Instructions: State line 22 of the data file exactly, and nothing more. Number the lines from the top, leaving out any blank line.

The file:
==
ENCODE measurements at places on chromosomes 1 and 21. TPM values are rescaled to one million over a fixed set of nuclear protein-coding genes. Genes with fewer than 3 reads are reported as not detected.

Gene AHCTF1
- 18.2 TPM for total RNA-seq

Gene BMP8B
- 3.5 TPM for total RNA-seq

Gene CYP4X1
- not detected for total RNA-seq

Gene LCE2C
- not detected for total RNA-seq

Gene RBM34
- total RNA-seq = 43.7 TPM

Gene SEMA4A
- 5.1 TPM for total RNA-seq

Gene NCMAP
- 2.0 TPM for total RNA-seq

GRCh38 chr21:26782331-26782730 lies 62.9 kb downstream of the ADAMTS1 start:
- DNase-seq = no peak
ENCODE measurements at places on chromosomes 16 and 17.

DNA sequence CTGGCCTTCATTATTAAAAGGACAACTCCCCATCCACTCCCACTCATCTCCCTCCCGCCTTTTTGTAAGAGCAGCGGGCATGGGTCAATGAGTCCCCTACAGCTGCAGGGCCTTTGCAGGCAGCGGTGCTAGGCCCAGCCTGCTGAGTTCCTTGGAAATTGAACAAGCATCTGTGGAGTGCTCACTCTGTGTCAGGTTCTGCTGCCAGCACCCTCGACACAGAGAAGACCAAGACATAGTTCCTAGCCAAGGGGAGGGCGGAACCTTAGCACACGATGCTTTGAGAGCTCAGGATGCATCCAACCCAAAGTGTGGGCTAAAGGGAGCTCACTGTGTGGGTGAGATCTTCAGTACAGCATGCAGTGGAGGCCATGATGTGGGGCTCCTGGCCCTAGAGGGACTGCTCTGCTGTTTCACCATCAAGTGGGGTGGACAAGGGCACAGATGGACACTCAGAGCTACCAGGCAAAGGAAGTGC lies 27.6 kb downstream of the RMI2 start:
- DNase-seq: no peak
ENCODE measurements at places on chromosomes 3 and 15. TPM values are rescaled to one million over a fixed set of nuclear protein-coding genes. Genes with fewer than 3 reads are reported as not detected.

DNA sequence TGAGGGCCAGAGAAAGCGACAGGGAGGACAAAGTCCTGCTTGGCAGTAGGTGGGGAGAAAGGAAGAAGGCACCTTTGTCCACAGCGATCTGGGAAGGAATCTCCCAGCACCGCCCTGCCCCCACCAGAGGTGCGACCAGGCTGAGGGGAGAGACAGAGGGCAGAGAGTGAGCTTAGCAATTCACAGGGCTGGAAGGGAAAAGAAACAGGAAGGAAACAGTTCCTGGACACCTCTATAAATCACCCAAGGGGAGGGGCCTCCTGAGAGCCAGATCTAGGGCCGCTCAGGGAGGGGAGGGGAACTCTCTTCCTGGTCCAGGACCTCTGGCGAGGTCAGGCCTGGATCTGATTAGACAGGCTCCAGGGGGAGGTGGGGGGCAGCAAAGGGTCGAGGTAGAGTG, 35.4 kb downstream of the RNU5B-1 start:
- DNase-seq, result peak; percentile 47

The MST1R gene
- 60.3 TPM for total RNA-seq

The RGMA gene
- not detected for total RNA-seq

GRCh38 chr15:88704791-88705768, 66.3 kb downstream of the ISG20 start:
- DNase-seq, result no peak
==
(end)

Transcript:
DNA sequence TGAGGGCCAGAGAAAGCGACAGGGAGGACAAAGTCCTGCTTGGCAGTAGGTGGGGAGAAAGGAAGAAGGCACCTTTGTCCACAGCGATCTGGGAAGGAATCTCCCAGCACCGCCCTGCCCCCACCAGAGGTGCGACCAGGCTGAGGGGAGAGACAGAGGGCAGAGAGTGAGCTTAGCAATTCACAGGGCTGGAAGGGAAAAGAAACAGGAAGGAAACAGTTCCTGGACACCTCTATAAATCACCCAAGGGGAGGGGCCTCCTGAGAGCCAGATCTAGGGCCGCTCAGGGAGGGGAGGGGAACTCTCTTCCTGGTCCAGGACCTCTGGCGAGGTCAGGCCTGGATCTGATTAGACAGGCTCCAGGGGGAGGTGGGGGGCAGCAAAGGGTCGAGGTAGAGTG, 35.4 kb downstream of the RNU5B-1 start: